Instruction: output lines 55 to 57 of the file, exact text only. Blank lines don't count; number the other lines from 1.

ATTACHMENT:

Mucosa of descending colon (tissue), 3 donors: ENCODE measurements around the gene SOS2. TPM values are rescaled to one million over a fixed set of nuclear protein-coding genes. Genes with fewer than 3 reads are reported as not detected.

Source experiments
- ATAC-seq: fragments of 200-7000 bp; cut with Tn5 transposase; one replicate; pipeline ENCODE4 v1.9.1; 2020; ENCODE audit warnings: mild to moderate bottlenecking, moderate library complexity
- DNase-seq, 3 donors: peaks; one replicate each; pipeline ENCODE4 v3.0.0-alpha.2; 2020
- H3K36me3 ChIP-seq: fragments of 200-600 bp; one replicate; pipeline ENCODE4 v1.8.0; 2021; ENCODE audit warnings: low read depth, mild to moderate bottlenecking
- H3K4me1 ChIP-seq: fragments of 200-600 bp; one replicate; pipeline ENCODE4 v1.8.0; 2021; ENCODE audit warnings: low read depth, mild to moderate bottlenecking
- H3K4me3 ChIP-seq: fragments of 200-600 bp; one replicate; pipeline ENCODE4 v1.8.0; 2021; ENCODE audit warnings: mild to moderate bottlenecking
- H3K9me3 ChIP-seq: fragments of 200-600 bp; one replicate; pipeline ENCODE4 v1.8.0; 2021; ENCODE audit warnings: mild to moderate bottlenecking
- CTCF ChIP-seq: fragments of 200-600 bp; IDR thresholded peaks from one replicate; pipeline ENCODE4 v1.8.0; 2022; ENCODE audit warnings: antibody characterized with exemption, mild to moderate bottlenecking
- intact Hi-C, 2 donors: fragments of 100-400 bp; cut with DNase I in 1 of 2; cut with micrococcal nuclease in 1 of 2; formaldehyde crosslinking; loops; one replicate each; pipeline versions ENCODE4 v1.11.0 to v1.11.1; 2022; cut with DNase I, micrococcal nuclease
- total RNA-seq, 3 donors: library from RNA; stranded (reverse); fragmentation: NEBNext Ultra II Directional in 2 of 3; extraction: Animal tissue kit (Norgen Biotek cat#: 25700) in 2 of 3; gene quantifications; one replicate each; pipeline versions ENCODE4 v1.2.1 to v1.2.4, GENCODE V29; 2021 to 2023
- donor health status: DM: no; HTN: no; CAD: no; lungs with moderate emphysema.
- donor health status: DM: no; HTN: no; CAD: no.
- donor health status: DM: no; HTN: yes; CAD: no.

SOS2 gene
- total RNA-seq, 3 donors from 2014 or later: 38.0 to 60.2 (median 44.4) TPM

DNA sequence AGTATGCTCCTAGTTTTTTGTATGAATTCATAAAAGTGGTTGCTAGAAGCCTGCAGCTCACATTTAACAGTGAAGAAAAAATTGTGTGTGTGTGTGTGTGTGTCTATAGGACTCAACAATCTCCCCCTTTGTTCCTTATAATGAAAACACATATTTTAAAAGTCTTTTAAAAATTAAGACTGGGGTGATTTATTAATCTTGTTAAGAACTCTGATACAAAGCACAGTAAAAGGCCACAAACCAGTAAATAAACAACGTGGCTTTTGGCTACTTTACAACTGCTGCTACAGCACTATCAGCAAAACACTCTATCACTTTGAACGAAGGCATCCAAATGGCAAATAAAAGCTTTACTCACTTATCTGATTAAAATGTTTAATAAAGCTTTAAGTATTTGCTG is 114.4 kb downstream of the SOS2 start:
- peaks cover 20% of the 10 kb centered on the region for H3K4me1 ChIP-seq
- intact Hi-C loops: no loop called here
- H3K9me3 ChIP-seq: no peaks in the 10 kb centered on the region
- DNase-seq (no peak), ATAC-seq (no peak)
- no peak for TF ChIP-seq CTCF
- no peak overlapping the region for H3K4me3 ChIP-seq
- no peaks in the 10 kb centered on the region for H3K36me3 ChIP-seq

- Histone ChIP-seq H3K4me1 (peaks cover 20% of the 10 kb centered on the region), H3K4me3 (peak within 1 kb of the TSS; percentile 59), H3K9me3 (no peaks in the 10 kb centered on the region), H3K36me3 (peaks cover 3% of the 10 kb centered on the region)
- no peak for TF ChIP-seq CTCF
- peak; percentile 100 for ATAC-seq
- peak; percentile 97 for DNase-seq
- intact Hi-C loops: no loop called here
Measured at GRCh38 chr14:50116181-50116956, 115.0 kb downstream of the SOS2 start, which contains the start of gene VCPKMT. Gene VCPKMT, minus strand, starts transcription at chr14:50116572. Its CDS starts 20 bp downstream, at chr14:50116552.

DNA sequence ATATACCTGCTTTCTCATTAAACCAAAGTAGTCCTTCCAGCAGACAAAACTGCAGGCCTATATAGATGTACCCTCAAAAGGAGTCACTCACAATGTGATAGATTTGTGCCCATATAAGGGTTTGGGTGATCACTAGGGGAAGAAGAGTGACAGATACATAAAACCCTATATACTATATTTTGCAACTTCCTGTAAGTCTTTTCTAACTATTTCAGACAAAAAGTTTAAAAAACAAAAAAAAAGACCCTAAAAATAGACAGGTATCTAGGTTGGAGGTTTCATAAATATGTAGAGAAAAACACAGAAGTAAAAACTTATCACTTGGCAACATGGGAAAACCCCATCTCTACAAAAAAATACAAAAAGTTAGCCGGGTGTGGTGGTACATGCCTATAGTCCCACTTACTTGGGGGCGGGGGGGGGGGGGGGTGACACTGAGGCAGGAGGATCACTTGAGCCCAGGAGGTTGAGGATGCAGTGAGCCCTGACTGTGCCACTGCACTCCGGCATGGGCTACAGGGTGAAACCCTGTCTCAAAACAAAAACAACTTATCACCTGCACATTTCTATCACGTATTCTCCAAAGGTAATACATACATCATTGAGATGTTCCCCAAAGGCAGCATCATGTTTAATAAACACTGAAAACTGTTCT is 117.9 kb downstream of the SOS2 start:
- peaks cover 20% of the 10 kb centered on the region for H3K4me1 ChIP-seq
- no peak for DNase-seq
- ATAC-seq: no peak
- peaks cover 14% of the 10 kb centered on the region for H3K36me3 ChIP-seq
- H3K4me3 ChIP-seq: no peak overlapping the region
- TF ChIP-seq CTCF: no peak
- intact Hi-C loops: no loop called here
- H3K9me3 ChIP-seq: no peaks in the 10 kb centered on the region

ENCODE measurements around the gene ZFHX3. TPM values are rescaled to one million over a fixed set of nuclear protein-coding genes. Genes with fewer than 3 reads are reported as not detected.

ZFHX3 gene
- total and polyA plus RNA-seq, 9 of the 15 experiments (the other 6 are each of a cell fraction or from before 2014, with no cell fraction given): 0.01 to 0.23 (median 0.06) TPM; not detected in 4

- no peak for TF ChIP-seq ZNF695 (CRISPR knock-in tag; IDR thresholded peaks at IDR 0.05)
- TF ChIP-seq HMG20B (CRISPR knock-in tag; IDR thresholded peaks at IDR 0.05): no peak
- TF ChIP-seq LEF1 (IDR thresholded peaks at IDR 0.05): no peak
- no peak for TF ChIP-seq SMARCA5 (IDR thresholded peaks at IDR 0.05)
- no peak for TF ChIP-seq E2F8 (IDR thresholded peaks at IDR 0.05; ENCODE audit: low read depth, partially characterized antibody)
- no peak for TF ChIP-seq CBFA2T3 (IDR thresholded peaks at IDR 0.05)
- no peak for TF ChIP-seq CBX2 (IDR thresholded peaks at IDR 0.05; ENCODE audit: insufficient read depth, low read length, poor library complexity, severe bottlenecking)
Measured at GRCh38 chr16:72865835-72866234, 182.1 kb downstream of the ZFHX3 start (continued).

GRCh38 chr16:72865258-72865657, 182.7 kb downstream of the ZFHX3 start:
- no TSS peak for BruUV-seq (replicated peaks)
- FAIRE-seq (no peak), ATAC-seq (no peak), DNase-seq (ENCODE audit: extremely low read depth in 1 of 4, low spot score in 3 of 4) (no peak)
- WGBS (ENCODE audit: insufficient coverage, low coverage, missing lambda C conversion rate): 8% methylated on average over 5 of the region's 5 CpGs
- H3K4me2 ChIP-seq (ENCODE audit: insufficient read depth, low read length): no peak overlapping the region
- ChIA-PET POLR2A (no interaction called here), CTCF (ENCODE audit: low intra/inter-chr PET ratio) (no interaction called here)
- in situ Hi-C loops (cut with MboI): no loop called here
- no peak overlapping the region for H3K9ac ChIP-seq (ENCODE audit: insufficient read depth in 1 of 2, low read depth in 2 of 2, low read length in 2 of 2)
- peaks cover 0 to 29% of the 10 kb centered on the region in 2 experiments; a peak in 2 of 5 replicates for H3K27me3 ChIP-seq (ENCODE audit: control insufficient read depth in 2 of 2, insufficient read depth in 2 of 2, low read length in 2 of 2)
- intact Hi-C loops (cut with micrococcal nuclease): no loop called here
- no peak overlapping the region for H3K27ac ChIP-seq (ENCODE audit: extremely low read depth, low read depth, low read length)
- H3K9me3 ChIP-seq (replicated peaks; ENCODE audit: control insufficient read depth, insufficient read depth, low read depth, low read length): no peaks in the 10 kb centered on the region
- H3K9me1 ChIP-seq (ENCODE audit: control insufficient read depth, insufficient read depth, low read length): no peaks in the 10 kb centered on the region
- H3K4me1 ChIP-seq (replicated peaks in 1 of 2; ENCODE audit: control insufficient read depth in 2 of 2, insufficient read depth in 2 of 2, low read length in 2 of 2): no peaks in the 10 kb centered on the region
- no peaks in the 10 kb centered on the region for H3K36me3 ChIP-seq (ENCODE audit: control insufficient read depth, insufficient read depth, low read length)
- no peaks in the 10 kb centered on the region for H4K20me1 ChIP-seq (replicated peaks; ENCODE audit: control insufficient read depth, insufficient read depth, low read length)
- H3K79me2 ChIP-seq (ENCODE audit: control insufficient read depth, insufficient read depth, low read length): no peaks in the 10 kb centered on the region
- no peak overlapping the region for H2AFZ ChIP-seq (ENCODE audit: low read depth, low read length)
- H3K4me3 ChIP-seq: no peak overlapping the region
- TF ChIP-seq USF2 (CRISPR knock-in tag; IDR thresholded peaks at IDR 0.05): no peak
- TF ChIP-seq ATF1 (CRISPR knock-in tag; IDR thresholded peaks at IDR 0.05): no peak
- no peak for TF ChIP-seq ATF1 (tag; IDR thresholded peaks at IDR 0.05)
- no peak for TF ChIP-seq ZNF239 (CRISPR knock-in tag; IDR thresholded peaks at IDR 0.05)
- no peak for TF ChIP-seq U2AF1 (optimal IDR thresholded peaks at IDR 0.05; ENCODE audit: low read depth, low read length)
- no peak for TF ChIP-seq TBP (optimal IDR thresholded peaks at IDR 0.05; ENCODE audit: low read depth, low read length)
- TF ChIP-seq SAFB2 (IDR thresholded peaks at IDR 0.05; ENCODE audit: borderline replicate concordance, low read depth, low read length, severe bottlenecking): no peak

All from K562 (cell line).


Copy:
- H3K4me2 ChIP-seq (ENCODE audit: insufficient read depth, low read length): no peak overlapping the region
- ChIA-PET POLR2A (no interaction called here), CTCF (ENCODE audit: low intra/inter-chr PET ratio) (no interaction called here)
- in situ Hi-C loops (cut with MboI): no loop called here